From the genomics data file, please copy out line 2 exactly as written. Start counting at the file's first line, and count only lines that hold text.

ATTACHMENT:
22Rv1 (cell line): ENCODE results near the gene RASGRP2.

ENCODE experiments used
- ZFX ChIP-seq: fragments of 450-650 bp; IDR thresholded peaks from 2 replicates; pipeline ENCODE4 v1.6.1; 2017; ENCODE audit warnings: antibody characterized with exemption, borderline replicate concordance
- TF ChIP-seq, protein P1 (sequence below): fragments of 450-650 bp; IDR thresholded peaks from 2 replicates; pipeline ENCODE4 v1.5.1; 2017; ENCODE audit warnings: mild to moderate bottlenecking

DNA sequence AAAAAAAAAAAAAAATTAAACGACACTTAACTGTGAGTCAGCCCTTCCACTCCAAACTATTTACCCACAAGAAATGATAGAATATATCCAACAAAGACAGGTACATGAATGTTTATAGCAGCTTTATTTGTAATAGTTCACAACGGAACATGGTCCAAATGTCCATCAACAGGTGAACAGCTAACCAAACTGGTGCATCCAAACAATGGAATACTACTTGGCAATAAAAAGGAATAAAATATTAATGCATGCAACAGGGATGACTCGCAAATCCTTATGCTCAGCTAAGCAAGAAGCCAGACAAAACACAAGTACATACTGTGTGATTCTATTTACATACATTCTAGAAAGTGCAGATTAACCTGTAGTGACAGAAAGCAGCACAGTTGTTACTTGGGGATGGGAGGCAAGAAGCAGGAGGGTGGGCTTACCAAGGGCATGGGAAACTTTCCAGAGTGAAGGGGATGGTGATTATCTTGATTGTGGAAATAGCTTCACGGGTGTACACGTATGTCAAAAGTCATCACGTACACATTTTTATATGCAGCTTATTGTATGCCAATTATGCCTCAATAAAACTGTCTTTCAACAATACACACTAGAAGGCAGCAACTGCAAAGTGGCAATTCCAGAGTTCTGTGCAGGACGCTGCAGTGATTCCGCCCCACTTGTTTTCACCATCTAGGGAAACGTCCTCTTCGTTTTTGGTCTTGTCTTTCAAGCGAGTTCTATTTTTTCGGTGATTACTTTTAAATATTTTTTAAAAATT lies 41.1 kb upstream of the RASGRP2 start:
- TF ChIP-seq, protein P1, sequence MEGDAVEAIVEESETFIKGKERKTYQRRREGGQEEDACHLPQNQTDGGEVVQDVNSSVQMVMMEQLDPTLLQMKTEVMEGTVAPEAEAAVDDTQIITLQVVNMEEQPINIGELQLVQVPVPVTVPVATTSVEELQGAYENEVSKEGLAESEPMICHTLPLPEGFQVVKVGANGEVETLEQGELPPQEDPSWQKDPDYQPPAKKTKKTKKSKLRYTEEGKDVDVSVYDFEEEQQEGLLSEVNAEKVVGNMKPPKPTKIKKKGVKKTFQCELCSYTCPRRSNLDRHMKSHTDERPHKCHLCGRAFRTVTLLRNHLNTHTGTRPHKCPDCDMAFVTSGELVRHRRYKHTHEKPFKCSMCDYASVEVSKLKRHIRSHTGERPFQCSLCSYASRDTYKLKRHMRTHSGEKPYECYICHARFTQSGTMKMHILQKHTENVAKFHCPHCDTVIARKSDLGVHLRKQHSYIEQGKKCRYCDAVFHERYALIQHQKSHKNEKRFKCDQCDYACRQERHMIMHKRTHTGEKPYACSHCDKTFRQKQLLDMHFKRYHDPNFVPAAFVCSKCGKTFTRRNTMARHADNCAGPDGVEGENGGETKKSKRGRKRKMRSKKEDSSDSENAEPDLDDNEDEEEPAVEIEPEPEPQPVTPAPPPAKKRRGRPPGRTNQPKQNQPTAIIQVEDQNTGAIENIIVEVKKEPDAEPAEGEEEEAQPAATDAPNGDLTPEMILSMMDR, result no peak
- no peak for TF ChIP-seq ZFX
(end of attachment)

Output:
ENCODE experiments used